Oregon Transportation and Land use Tales

Oregon’s Transportation and Land Use Tales

To look at how buses, light rail, street cars, and bicycling have all become prominent modes in Portland, you need to trace back to important land use decisions made three decades ago. In 1974, Oregon adopted statewide land use planning goals. These goals shifted planning efforts away from freeway-building, toward investment in alternative forms of transportation. Since then, Oregon has been a leader in pushing back against car-centric landscapes and lifestyles. In this OTREC project, Professor Carl Abbott and Sam Lowry of Portland State University traced the history of land use and transportation planning in Oregon from 1890-1974. One of the project’s aims is to make transportation planning relevant and compelling to a broad audience. To do so, Abbott and Lowry gathered stories and information from a wide range of sources who enthusiastically shared their knowledge of transportation history. You can download the report to read more: Final Report: http://otrec.us/project/138.

Local comment on a controversial highway project

The Oregonian, September 27, 2011

One More Columbia River Crossing Idiocy

Portland’s leaders have rejected an opportunity to save hundreds of millions of public dollars to protect a speculative private investment of $30 million.

That’s what The Oregonian reported in its front-page story on Sept. 25. A massive new Hayden Island interchange will wipe out dozens of existing businesses for the potential benefit of a long-marginal Jantzen Beach shopping district. Meanwhile, the far more economical option of zapping the new interchange and building a separate, smaller bridge for Hayden Island access is off the table because of pressure from the Jantzen Beach investor.

There are many, many things wrong with the Columbia River Crossing project (it doesn’t exactly fix Marquam Bridge congestion or Rose Quarter congestion, for example), but this latest report is one of the stupidest decisions in a long time. The region does not need Jantzen Beach shopping, as evidenced by the struggles of its stores. Washingtonians who want to duck sales taxes can easily drive to the Delta Park big-box center, where Walmart may soon appear, and to what I call the Ikea Corridor, where big-box stores have been sprouting like mushrooms (check it out if you haven’t been there in a couple of years).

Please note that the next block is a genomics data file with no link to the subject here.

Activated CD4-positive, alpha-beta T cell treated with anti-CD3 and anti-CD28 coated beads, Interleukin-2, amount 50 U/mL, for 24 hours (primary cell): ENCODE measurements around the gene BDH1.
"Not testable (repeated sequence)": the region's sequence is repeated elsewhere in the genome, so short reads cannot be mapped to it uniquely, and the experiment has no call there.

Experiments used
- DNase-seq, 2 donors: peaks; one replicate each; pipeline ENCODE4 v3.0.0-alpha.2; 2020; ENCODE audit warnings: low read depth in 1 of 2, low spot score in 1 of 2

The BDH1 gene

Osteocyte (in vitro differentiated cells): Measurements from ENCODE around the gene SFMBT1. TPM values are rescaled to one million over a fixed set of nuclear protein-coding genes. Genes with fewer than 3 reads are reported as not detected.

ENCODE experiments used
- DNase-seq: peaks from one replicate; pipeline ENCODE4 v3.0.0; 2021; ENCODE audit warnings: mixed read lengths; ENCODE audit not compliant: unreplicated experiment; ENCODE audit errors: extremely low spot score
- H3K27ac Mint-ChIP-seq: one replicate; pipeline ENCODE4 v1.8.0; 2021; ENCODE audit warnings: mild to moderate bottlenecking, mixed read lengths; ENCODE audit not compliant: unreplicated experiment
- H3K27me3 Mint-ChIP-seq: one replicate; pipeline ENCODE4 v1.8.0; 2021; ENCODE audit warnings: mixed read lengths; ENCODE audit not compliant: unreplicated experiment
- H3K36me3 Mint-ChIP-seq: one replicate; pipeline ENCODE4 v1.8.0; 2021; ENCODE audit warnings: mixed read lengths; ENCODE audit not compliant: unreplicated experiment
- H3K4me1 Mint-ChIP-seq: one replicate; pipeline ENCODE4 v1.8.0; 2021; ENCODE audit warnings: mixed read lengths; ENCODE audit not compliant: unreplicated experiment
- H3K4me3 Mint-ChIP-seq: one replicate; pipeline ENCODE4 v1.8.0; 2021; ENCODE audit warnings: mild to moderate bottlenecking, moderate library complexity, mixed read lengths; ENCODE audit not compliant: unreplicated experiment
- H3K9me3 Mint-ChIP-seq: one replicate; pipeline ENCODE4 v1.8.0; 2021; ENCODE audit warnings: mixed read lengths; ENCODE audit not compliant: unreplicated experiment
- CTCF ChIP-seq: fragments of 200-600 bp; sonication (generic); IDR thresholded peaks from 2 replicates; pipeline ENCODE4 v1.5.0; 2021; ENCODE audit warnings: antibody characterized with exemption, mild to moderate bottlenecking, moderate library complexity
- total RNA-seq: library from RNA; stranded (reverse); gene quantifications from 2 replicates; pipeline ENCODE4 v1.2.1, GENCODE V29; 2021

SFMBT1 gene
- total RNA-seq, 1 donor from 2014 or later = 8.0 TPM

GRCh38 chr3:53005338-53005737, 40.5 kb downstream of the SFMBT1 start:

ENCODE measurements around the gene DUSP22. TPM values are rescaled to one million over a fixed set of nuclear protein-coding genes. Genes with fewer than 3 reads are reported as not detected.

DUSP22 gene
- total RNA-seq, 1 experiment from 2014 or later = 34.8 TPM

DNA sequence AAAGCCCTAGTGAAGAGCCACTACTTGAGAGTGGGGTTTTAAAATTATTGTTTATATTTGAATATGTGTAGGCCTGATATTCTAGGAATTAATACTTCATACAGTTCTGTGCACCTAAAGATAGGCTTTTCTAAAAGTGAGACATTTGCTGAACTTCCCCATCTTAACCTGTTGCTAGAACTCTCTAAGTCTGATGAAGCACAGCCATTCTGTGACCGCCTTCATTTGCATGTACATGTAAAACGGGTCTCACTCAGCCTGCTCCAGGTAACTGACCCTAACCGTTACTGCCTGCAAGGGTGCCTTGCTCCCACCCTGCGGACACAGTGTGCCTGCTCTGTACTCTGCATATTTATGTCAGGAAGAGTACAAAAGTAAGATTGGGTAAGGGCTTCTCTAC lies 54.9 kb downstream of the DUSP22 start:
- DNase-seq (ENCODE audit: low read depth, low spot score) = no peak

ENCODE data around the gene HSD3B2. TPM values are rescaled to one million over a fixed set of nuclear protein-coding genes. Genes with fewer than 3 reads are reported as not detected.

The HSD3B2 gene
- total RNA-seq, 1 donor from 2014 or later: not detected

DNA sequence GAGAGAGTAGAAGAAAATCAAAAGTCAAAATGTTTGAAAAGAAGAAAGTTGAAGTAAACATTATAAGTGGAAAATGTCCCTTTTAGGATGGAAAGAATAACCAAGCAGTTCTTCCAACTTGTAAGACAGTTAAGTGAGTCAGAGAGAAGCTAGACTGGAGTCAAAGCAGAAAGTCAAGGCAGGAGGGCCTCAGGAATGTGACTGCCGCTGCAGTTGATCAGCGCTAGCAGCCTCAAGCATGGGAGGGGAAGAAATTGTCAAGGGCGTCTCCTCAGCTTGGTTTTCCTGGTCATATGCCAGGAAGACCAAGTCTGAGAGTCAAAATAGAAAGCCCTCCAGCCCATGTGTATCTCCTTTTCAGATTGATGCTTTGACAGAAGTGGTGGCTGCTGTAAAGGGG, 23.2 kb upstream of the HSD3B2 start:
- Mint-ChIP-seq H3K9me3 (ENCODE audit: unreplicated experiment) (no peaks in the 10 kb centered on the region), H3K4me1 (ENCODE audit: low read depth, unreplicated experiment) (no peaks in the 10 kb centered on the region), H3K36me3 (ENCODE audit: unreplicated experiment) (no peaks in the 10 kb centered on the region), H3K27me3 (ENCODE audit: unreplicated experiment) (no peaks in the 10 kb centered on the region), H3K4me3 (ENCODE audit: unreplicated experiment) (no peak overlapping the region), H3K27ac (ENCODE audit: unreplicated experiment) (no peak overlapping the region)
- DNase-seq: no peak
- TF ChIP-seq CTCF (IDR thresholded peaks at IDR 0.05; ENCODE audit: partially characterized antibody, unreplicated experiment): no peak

I fear that City Council may not get a basic fact about retailing that even Henry Ford understood: Retail space does not create retail jobs; customer demand creates retail jobs.

When Walmart opens in a small town, it does not create new jobs — it relocates them by forcing the downsizing or closure of smaller existing stores. Business consultants have simple formulas that translate disposable income into support for retail floor space category by category (100 families can support more grocery store space than bagel shop space). I’ve been teaching about this at Portland State University for three decades in a class on “Downtown Revitalization.”

The way to get more retail jobs is to get more basic jobs. Increase employment in basic industries like manufacturing or even university graduate programs that attract students from out of the region (just to put in a plug) and there will be more consumer dollars to spend on microbrews, bicycles, food carts … and Walmart and Target and Ikea and on and on.

Oregon’s Transportation and land use Takes

Oregon’s Transportation and Land Use Tales

To look at how buses, light rail, street cars, and bicycling have all become prominent modes in Portland, you need to trace back to important land use decisions made three decades ago. In 1974, Oregon adopted statewide land use planning goals. These goals shifted planning efforts away from freeway-building, toward investment in alternative forms of transportation. Since then, Oregon has been a leader in pushing back against car-centric landscapes and lifestyles. In this OTREC project, Professor Carl Abbott and Sam Lowry of Portland State University traced the history of land use and transportation planning in Oregon from 1890-1974. One of the project’s aims is to make transportation planning relevant and compelling to a broad audience. To do so, Abbott and Lowry gathered stories and information from a wide range of sources who enthusiastically shared their knowledge of transportation history. You can download the report to read more: Final Report: http://otrec.us/project/138.